Check your equipment
Bottlenecks can happen on the Internet just as they do on roads. Between you and the website or server you are trying to access there are many other pieces of hardware that help move data back and forth. Thousands of other users are likely using these same pathways at the same time as you. In some cases, too much traffic can get caught in a spot where there is limited bandwidth, or where there are not enough alternative pathways to resort to. Sometimes mistakes or hardware failures can cause traffic to be routed along a longer path.
The first source of a bottleneck could be right in your own home. Checking the speed between you and your router or modem is simple. Click Start (or the Windows logo) and then run. In the dialog box that pops up, type in cmd and press enter. This should bring up a command prompt window. In this window, type ipconfig /all and press enter. A lot of information will appear, but only one line is of interest to us right now. In the command prompt window, locate the line that begins with Default Gateway. Write down the number that appears to the right.
We're going to use a utility called ping, which basically sends a message to a location and waits for the response. The time between sending the message and receiving the response is measured in milliseconds (ms). Response times of 150ms or lower are generally considered good. Response times of 500ms or higher are indications that there is an issue along the pathway, or that the server may be in a very distant location. Since you are within walking distance of your modem or router, your response time should be under 10ms. To find out, simply type ping followed by the number you wrote down earlier and press enter.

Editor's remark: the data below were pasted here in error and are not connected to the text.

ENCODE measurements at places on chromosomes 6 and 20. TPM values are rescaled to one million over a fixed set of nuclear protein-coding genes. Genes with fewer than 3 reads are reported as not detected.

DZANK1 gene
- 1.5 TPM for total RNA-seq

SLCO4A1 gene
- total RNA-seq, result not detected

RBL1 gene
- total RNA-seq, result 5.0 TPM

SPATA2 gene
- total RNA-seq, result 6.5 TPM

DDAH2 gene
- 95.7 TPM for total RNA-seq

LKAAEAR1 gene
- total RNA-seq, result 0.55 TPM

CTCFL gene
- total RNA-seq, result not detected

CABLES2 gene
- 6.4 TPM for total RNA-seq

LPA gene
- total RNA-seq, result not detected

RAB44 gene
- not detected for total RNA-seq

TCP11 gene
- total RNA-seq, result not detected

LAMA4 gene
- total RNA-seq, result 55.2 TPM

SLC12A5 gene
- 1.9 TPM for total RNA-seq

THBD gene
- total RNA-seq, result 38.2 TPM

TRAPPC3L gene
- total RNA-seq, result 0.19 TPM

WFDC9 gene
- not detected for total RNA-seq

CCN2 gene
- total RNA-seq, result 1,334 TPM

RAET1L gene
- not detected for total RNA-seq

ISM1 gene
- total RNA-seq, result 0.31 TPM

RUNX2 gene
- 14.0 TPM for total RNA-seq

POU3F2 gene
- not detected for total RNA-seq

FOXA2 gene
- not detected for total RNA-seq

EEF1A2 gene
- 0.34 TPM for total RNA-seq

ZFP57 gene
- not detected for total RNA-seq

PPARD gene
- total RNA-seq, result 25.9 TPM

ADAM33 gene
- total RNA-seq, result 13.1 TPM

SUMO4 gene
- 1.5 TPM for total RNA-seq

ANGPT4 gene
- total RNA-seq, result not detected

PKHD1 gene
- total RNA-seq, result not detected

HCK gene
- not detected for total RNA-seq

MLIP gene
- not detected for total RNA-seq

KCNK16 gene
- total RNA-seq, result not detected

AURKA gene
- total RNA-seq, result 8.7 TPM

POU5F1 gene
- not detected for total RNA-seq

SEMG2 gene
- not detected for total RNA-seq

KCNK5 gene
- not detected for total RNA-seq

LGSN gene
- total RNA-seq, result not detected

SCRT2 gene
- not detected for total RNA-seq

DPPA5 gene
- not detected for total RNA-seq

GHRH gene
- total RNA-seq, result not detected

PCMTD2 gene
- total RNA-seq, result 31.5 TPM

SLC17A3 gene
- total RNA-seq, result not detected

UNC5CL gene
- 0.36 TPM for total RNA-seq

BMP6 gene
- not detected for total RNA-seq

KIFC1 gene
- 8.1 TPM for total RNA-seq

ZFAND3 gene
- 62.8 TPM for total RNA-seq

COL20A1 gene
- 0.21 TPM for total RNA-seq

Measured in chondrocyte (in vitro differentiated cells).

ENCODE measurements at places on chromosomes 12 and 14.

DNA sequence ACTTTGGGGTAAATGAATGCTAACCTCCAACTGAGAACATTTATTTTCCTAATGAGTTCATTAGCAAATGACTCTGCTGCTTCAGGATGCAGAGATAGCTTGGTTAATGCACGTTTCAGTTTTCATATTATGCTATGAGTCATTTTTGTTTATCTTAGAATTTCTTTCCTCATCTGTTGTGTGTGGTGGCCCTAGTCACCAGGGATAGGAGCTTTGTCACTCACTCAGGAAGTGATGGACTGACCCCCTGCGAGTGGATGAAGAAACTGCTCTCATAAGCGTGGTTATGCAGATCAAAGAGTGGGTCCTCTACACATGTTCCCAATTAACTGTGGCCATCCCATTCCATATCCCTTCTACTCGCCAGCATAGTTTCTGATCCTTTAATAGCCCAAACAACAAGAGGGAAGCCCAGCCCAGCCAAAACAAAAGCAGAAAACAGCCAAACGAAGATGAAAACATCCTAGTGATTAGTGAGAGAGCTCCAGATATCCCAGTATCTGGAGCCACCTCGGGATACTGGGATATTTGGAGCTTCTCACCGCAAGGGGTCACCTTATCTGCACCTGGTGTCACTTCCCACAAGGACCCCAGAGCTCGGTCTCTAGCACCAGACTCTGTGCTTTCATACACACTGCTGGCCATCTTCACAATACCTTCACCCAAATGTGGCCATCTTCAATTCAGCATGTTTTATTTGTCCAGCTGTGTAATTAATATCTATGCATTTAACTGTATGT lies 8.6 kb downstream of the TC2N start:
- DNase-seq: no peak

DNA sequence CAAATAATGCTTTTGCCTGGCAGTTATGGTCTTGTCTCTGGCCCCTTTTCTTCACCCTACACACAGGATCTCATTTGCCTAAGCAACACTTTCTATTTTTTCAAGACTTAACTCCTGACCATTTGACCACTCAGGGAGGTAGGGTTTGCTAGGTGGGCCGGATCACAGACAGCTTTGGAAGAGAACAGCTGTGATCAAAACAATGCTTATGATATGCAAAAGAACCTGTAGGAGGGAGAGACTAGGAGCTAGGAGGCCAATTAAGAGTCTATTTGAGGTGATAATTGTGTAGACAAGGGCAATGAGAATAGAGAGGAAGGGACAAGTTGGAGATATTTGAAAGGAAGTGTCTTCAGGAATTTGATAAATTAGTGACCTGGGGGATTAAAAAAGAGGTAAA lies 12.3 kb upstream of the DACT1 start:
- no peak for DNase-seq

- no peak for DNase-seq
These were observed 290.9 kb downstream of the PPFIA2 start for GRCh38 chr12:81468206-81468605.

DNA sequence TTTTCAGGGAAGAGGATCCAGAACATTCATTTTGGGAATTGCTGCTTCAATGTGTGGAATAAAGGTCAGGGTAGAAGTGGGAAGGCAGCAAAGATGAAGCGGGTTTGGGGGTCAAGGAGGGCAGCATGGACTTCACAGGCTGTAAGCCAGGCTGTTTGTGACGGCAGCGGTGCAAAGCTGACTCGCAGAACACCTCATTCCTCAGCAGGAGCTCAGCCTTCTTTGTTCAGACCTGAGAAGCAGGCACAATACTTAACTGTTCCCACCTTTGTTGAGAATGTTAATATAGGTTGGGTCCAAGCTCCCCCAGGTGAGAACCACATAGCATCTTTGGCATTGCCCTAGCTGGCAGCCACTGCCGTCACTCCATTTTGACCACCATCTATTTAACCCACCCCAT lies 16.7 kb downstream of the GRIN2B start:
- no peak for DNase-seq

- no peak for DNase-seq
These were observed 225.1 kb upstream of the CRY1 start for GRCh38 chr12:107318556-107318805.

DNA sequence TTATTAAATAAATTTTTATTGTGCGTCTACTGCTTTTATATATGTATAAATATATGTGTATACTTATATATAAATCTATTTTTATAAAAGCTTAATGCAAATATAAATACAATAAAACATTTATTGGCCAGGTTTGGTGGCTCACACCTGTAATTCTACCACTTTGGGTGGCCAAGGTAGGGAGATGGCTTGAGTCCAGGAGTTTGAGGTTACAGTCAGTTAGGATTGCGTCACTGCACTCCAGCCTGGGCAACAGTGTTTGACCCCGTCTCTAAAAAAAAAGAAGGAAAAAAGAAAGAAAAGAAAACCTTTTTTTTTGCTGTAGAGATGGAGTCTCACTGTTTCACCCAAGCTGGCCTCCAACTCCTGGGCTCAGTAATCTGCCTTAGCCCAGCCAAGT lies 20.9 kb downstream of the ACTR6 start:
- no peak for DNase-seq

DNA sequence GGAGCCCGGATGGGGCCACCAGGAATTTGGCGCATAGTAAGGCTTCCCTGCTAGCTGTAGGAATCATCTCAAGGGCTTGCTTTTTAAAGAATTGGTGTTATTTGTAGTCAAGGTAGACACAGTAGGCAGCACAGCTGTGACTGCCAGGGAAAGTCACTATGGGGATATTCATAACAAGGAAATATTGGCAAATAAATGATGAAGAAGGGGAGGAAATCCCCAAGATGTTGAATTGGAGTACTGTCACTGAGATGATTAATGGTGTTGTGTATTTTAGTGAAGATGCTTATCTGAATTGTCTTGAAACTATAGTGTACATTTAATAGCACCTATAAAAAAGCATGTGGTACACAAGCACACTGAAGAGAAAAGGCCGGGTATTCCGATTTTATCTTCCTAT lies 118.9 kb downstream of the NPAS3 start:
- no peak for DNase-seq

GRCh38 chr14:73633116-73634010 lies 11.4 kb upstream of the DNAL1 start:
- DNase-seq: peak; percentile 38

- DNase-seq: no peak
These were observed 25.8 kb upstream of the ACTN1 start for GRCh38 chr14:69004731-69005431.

You're looking for the end of the report, where it displays the minimum, maximum, and average round-trip times. If they fall within a reasonable range- around or under 10ms- then the problem lies elsewhere. If the response time is higher try unplugging the modem, router, or access point and wait one minute before plugging it back in. If this hasn't resolved the problem, then you should contact your ISP, if they installed the equipment, or the device manufacturer.